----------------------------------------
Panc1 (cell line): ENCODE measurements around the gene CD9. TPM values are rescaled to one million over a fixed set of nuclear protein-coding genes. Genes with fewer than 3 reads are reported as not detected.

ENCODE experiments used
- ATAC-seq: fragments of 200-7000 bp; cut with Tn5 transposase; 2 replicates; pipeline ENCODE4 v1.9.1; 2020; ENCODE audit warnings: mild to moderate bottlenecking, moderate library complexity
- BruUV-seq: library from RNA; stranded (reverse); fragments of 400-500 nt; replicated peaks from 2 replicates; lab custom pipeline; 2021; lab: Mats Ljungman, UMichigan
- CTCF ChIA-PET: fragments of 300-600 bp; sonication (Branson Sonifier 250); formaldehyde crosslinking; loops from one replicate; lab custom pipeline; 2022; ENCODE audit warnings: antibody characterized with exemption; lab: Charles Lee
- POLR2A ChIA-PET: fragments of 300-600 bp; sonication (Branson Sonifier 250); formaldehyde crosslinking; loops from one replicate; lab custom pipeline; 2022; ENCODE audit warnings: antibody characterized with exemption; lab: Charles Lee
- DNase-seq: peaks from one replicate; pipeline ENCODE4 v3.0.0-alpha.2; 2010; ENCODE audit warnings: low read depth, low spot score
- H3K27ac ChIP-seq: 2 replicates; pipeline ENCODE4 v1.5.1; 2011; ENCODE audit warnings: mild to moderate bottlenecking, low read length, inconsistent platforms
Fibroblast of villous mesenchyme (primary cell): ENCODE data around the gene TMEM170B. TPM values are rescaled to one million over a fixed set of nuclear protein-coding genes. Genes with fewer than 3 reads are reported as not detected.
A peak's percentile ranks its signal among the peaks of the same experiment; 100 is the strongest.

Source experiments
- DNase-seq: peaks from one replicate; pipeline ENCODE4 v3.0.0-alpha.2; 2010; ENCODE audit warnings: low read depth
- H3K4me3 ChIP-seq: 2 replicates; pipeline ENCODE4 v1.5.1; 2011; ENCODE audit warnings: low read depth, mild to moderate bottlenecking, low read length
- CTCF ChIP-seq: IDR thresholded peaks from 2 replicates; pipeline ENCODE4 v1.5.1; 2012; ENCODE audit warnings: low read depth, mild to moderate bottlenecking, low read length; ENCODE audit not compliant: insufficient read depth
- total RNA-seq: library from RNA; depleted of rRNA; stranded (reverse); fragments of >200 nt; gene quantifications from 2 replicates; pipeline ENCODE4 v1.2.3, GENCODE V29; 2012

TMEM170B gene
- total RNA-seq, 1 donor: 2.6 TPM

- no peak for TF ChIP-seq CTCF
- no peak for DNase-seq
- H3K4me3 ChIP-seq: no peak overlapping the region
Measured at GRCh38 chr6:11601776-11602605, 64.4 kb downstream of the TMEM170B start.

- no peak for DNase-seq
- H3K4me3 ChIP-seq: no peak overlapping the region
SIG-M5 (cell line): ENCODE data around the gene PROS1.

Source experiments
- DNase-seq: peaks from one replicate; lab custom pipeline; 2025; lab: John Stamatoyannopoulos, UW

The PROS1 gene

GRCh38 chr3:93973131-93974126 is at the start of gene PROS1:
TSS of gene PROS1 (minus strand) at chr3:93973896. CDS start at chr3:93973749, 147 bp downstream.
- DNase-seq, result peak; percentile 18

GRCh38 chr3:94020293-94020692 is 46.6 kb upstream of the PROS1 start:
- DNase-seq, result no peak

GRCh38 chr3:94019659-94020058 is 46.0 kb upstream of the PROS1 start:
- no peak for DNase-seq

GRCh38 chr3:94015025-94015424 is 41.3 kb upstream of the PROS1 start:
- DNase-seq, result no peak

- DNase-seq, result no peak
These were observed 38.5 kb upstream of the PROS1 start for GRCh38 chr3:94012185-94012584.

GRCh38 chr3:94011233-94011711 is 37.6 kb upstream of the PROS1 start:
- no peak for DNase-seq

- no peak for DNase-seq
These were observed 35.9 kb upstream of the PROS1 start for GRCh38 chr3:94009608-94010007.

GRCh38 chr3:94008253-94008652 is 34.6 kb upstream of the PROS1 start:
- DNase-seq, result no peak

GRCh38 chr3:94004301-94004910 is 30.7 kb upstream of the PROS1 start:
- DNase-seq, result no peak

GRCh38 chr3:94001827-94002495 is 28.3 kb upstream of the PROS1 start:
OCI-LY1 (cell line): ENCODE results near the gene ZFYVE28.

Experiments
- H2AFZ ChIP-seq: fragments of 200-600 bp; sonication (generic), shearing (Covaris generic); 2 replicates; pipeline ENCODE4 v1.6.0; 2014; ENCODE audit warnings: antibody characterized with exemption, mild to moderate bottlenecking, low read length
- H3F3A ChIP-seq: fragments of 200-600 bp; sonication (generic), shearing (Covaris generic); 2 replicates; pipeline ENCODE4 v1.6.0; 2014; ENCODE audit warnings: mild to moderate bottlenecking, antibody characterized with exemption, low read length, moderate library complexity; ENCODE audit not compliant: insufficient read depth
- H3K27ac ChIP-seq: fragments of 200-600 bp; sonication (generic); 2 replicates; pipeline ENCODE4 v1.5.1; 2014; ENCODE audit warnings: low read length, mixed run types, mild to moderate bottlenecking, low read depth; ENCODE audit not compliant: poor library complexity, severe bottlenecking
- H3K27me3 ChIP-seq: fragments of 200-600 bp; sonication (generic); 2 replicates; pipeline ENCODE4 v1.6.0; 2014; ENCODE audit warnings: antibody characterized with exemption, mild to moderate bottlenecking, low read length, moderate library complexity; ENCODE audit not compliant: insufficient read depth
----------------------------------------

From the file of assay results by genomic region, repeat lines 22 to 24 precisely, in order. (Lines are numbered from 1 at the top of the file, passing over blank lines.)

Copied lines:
- no peak for DNase-seq
- H3K4me3 ChIP-seq: no peak overlapping the region
SIG-M5 (cell line): ENCODE data around the gene PROS1.